Wednesday, February 12, 2014

Artist Talks at LBCC

Had the opportunity to hear two swell Mid-Valley artists share about their work. Above is Kristin Kuhns who stands by one of her paintings/constructions that has also been sewn, and one of William Park's paintings.

William Park mentioned that he had one of those epiphany moments in his 40s where he felt abject depression thinking that he might grow old and never be the artist he would like to be. He said he began painting that day and hasn't stopped. He didn't take the time to get formal training but felt that the more he could paint, the better it would get. He's now in his 60s and his method surely worked. You can see the mastery of each brush stroke, scumble and abstraction that occurs as an aside to his main subject. He also advised students that the importance of "knowing when to stop" when working on art is a big mis-nomer. It is often when he has pushed beyond the point of no return where he feels he learns the most.

Kristin described herself as more of a constructionist, dealing with concepts and making the artwork in whatever way possible to get at what she wants to express. She confessed to learning things the hard way. When her sewing on a piece involved getting up and moving around to the other side and then back to the other side over and over because her arm wasn't long enough to reach where her needle and thread had to go, it indicated a maximum "arm's length" width of a piece. She also talked about Noticing! One work is a lovely "backside" view stretcher bars and the canvas stretched on the other side, not facing out but facing against the wall, with a maze of other sticks and marks that work just right. She kept noticing how nice pieces looked on the back and went with it.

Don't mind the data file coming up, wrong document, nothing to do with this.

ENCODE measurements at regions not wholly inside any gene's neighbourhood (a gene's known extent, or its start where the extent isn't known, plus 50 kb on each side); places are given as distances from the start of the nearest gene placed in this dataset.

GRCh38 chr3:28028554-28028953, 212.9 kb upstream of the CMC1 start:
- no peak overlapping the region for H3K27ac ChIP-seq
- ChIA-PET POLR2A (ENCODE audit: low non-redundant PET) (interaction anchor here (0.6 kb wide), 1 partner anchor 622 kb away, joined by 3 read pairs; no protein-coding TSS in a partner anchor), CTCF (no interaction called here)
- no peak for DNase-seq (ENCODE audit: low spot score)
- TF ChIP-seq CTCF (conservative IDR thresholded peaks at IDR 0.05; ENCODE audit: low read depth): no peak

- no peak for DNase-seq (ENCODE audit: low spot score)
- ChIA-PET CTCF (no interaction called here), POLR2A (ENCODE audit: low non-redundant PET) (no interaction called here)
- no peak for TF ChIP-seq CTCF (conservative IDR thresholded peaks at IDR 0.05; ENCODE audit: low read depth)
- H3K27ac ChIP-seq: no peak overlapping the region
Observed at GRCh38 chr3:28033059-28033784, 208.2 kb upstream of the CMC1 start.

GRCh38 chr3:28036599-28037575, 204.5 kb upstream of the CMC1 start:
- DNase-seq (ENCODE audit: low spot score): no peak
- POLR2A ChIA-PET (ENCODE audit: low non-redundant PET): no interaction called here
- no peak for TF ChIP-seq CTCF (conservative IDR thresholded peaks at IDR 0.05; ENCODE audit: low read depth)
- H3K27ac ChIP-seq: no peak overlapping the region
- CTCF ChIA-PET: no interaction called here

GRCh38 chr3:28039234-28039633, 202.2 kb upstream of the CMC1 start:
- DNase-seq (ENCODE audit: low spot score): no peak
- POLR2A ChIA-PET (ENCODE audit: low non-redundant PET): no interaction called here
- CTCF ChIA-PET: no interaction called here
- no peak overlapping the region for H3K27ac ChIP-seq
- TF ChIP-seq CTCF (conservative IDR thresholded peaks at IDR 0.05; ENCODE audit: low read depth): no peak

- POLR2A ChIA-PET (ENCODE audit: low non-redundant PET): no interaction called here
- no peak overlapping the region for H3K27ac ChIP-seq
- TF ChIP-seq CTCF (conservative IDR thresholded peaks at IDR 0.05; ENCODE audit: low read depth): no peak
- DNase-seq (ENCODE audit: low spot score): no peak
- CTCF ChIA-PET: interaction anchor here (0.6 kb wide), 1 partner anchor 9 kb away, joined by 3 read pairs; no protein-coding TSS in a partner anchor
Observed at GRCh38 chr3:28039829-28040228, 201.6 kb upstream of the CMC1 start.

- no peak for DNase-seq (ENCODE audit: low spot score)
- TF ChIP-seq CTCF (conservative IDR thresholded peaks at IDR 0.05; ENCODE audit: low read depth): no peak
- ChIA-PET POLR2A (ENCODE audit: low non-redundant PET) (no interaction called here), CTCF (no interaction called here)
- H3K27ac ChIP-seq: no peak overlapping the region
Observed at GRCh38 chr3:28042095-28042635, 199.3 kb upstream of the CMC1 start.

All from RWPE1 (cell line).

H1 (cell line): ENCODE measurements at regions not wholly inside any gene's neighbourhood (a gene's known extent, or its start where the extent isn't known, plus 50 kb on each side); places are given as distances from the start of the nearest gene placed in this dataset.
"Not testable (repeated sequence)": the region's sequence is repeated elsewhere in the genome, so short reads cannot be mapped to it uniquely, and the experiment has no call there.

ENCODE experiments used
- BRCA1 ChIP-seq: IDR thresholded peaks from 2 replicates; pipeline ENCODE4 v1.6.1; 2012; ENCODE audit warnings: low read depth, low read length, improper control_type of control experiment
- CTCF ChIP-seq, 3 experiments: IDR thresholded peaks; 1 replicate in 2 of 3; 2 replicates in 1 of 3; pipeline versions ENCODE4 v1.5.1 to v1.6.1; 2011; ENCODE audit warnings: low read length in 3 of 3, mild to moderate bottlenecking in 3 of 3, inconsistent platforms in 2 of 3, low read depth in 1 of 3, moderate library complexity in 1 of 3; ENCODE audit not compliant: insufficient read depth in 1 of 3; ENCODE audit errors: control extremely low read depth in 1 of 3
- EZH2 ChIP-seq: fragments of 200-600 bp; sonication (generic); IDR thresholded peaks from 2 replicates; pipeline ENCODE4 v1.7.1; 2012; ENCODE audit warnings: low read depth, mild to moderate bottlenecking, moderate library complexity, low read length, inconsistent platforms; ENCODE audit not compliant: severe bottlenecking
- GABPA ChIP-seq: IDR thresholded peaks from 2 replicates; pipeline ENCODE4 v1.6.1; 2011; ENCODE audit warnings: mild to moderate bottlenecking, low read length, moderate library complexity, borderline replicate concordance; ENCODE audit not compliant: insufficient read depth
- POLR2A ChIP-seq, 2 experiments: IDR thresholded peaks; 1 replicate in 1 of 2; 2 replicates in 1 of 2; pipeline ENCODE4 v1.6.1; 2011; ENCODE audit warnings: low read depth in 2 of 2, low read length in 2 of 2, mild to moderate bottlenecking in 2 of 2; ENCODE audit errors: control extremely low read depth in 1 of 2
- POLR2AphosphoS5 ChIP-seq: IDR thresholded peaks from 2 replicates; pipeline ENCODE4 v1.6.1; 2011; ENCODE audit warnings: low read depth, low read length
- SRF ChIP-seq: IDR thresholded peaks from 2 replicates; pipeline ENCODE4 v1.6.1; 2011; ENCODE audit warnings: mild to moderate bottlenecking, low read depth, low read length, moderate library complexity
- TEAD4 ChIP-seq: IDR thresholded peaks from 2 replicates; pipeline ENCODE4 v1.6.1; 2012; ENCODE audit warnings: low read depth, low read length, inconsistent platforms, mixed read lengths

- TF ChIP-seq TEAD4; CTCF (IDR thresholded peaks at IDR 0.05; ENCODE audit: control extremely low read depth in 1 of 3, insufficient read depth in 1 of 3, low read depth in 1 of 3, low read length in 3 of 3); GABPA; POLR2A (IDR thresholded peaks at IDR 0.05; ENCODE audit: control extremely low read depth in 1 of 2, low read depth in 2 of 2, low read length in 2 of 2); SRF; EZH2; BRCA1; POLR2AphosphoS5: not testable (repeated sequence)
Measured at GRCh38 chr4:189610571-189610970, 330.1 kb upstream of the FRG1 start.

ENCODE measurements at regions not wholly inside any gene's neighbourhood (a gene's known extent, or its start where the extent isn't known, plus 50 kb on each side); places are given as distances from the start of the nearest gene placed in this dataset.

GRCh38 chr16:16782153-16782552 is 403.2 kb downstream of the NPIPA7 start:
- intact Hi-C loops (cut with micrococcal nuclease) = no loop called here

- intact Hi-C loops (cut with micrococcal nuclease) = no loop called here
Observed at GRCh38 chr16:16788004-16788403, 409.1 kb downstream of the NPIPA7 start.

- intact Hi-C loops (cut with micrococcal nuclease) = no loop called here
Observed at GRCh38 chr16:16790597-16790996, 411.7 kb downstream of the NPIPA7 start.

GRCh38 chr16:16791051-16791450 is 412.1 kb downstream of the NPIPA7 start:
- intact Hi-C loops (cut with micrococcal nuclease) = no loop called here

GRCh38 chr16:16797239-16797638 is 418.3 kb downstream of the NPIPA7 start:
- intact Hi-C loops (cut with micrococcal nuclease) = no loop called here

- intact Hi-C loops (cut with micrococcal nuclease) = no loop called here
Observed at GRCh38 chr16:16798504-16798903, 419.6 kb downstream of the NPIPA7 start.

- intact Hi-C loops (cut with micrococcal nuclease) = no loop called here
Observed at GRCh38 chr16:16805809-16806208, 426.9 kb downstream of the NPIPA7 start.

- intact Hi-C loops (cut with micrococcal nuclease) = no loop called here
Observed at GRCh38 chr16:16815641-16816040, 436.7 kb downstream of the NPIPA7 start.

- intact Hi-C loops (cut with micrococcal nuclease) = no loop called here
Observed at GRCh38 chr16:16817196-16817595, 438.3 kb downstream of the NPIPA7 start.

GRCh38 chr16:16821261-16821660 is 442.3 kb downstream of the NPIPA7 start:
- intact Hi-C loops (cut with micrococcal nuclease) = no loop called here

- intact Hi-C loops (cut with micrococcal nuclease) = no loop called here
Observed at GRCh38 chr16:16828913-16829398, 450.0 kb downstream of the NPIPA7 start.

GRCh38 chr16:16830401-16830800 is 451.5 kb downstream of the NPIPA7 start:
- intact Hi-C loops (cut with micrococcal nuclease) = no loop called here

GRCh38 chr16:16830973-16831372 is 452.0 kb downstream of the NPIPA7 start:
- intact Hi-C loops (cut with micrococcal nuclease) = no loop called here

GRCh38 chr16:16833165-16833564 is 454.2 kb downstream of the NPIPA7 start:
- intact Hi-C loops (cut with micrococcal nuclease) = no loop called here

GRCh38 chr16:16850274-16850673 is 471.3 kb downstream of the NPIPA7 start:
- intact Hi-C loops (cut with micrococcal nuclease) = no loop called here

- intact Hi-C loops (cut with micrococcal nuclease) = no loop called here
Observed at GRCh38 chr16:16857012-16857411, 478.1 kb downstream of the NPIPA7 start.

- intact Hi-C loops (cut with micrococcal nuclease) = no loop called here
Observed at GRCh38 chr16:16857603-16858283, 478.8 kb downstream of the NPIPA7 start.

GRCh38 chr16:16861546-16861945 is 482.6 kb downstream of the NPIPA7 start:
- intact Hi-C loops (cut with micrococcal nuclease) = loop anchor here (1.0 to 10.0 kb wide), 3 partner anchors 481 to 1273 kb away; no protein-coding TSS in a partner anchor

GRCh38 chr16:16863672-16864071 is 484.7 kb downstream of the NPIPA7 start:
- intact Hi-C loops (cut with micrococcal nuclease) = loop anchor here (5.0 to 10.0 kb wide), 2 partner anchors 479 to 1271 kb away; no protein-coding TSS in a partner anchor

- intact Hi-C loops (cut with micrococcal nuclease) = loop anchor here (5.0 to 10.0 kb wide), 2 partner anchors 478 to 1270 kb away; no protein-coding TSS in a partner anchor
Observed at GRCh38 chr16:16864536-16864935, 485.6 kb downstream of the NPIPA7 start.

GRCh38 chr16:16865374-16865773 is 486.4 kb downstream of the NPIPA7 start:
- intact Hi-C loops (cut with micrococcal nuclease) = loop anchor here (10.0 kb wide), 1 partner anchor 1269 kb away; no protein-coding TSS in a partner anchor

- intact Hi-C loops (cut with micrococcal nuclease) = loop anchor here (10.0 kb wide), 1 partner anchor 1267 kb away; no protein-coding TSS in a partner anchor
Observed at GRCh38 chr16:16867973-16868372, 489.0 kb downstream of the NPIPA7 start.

My contribution: I tagged onto what both of them said and pointed out some examples of pushing beyond finished in some of the new wire/paper ceramic sculptures I'm showing there.

The students asked thoughtful questions and it was a treat being with all the artwork again.

The LBCC Invitational Show at the North Santiam Gallery is up through the end of February.

Monday, December 9, 2013

Finally some results

My momentum to finish these new forms had stalled out a bit.
How to tie different styled works together?
How much or how little wire and/or paper to use and not cover up the forms themselves.
Where to begin?

It took a friend coming over and asking, "What are these forms about?" and "what are you trying to say with the wire?" to get my brain to mulling and pondering it all again.